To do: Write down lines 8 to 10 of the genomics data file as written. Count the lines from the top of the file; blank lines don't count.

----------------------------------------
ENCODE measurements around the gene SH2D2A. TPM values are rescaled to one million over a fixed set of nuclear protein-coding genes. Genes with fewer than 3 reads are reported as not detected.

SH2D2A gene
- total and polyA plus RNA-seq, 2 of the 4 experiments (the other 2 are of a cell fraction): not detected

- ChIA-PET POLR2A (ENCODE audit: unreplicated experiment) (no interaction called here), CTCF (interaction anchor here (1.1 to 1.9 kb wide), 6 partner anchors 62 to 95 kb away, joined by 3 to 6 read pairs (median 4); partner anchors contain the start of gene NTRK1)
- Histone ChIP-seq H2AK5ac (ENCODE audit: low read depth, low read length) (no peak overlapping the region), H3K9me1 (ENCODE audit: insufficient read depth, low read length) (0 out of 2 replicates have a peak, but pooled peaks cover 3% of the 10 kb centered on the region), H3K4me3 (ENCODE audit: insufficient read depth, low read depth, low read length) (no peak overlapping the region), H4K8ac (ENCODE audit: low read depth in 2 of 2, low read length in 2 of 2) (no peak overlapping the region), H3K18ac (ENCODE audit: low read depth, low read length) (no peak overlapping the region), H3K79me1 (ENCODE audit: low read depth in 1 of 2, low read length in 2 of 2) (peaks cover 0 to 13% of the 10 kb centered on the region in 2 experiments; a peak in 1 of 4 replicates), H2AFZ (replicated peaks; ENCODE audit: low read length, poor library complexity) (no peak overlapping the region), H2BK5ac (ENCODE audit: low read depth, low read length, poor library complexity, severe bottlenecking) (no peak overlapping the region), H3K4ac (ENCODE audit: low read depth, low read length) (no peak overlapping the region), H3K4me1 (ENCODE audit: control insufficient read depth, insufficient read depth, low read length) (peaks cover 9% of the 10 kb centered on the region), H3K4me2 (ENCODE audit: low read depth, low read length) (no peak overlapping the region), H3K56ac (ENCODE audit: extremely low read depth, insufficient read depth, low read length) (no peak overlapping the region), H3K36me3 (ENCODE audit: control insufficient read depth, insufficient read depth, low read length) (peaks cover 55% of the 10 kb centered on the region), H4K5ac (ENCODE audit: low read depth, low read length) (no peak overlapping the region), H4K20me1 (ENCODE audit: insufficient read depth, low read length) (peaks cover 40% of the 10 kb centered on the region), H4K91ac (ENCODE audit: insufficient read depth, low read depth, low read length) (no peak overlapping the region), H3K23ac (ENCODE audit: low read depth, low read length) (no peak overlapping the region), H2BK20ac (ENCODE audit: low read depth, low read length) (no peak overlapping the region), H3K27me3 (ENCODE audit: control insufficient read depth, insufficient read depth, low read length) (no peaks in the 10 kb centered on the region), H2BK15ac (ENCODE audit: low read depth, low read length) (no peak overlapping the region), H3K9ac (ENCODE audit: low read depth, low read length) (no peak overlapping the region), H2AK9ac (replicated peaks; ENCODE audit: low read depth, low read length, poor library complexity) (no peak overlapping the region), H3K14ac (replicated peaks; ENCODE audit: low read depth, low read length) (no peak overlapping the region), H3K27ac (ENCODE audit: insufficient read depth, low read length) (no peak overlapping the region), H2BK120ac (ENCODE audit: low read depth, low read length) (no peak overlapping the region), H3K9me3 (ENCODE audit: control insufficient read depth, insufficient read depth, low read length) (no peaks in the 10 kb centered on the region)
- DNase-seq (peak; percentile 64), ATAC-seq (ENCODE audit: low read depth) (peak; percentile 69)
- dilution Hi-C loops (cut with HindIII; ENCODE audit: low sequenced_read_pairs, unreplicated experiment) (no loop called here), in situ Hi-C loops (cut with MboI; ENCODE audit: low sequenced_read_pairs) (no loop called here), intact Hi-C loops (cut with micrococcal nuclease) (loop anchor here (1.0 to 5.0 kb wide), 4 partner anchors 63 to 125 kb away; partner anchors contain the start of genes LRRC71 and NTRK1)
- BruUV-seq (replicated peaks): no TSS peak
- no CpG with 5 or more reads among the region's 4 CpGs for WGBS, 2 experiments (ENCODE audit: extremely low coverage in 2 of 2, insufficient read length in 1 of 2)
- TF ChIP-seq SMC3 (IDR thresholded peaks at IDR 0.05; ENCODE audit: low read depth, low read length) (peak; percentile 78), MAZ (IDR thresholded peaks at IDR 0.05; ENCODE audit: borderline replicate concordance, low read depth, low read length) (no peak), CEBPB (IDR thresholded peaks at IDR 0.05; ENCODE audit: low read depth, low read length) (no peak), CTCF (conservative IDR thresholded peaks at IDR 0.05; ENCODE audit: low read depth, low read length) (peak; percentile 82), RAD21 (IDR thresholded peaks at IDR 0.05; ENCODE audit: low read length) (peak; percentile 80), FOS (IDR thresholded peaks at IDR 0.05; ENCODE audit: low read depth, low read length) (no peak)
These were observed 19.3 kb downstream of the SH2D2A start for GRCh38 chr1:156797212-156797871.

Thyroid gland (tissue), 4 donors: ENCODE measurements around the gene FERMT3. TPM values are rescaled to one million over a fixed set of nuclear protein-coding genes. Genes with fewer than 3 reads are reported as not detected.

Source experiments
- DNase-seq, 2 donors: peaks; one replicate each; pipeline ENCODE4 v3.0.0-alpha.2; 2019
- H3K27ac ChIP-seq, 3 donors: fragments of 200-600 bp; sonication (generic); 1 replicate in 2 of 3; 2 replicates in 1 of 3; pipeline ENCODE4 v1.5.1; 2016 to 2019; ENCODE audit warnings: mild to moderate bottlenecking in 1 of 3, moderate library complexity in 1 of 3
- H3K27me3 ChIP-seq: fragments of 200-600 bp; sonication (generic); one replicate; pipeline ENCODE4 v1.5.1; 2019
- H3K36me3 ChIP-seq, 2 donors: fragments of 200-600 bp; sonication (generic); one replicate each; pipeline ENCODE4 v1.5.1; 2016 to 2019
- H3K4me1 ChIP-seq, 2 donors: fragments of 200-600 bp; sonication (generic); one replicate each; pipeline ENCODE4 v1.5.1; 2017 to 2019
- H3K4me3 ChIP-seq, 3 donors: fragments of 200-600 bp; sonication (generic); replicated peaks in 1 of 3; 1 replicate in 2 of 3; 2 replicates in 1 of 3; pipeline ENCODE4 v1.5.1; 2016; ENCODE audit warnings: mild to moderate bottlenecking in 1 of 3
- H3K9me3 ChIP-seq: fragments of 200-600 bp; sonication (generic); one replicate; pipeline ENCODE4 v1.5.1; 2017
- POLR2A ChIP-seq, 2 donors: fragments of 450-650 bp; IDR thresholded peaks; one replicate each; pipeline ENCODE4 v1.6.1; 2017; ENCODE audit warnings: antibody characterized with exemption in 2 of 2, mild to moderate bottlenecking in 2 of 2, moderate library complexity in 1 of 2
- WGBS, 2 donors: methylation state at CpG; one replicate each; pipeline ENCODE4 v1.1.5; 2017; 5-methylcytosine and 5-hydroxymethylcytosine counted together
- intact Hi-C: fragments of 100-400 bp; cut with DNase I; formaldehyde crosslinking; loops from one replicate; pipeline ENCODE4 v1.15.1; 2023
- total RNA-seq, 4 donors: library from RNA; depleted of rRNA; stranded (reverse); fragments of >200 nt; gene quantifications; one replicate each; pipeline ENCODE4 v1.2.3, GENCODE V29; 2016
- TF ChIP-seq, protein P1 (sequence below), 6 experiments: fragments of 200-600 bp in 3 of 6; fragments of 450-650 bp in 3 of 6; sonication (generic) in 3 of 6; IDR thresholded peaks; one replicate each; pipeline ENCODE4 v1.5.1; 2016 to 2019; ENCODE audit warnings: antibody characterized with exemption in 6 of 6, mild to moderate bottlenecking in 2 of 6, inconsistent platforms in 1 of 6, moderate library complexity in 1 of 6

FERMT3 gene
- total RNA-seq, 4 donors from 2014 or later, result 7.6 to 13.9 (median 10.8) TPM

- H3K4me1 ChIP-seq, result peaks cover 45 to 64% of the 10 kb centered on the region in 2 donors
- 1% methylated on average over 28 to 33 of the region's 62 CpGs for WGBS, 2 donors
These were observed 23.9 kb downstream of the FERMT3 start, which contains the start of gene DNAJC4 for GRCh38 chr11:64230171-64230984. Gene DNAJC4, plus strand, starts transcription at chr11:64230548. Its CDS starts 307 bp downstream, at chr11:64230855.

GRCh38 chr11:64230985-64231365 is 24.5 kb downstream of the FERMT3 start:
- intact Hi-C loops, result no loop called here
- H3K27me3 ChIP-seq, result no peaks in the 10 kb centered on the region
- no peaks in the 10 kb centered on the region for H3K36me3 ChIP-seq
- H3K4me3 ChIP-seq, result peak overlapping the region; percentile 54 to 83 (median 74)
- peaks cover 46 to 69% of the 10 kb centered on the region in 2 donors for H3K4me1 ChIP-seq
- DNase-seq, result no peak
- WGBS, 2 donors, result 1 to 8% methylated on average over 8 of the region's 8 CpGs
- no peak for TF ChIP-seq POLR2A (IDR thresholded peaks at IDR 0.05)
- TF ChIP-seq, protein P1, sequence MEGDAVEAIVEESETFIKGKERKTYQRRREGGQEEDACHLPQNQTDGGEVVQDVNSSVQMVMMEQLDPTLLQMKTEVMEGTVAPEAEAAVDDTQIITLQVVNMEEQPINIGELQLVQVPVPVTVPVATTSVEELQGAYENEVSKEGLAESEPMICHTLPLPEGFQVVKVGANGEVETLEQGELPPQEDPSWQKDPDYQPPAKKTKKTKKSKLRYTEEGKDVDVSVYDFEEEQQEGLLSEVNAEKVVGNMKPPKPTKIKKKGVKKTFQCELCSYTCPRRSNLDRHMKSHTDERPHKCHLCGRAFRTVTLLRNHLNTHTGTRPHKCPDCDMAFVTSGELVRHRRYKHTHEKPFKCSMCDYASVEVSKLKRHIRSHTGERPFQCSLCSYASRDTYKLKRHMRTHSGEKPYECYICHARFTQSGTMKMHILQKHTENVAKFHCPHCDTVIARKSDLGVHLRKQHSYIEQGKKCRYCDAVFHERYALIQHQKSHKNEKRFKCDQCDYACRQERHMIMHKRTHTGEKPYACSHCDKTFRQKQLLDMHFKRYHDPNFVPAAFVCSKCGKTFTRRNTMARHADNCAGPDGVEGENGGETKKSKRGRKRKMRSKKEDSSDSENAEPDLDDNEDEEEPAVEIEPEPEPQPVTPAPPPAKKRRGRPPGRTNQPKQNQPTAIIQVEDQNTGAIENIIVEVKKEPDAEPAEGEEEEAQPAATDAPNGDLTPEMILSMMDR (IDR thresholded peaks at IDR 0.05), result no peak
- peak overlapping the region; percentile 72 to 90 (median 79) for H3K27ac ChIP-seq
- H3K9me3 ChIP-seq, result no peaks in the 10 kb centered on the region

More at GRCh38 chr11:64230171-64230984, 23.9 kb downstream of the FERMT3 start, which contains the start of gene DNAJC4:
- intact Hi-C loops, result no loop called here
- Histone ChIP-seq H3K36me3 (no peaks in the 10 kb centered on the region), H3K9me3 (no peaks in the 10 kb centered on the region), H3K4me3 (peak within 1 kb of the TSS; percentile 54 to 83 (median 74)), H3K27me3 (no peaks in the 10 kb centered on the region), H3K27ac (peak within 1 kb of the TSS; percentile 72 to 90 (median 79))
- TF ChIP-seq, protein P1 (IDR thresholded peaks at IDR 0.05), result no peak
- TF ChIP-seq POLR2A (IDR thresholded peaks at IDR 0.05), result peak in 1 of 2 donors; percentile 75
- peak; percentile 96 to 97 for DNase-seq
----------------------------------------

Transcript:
- BruUV-seq (replicated peaks): no TSS peak
- no CpG with 5 or more reads among the region's 4 CpGs for WGBS, 2 experiments (ENCODE audit: extremely low coverage in 2 of 2, insufficient read length in 1 of 2)
- TF ChIP-seq SMC3 (IDR thresholded peaks at IDR 0.05; ENCODE audit: low read depth, low read length) (peak; percentile 78), MAZ (IDR thresholded peaks at IDR 0.05; ENCODE audit: borderline replicate concordance, low read depth, low read length) (no peak), CEBPB (IDR thresholded peaks at IDR 0.05; ENCODE audit: low read depth, low read length) (no peak), CTCF (conservative IDR thresholded peaks at IDR 0.05; ENCODE audit: low read depth, low read length) (peak; percentile 82), RAD21 (IDR thresholded peaks at IDR 0.05; ENCODE audit: low read length) (peak; percentile 80), FOS (IDR thresholded peaks at IDR 0.05; ENCODE audit: low read depth, low read length) (no peak)